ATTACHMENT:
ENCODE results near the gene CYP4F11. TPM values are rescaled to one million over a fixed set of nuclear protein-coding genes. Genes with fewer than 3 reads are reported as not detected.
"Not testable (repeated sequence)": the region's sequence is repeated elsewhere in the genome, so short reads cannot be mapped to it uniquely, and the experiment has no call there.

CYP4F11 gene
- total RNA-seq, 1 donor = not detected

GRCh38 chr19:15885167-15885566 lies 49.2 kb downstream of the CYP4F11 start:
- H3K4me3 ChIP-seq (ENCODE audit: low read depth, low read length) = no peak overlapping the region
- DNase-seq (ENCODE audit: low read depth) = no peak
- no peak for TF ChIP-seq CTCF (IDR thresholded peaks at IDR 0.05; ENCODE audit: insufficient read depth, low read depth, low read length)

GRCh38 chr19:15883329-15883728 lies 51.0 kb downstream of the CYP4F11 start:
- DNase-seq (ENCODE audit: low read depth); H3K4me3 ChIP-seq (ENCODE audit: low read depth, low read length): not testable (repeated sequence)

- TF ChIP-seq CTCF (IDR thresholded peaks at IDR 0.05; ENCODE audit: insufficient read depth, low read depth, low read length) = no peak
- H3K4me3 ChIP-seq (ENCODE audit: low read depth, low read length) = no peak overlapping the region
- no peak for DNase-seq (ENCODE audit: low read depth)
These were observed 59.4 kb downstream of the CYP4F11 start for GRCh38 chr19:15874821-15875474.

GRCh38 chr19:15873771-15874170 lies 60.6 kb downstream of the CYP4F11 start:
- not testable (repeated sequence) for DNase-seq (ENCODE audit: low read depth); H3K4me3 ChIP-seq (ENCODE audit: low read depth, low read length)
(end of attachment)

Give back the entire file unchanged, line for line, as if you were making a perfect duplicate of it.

ENCODE results near the gene CYP4F11. TPM values are rescaled to one million over a fixed set of nuclear protein-coding genes. Genes with fewer than 3 reads are reported as not detected.
"Not testable (repeated sequence)": the region's sequence is repeated elsewhere in the genome, so short reads cannot be mapped to it uniquely, and the experiment has no call there.

CYP4F11 gene
- total RNA-seq, 1 donor = not detected

GRCh38 chr19:15885167-15885566 lies 49.2 kb downstream of the CYP4F11 start:
- H3K4me3 ChIP-seq (ENCODE audit: low read depth, low read length) = no peak overlapping the region
- DNase-seq (ENCODE audit: low read depth) = no peak
- no peak for TF ChIP-seq CTCF (IDR thresholded peaks at IDR 0.05; ENCODE audit: insufficient read depth, low read depth, low read length)

GRCh38 chr19:15883329-15883728 lies 51.0 kb downstream of the CYP4F11 start:
- DNase-seq (ENCODE audit: low read depth); H3K4me3 ChIP-seq (ENCODE audit: low read depth, low read length): not testable (repeated sequence)

- TF ChIP-seq CTCF (IDR thresholded peaks at IDR 0.05; ENCODE audit: insufficient read depth, low read depth, low read length) = no peak
- H3K4me3 ChIP-seq (ENCODE audit: low read depth, low read length) = no peak overlapping the region
- no peak for DNase-seq (ENCODE audit: low read depth)
These were observed 59.4 kb downstream of the CYP4F11 start for GRCh38 chr19:15874821-15875474.

GRCh38 chr19:15873771-15874170 lies 60.6 kb downstream of the CYP4F11 start:
- not testable (repeated sequence) for DNase-seq (ENCODE audit: low read depth); H3K4me3 ChIP-seq (ENCODE audit: low read depth, low read length)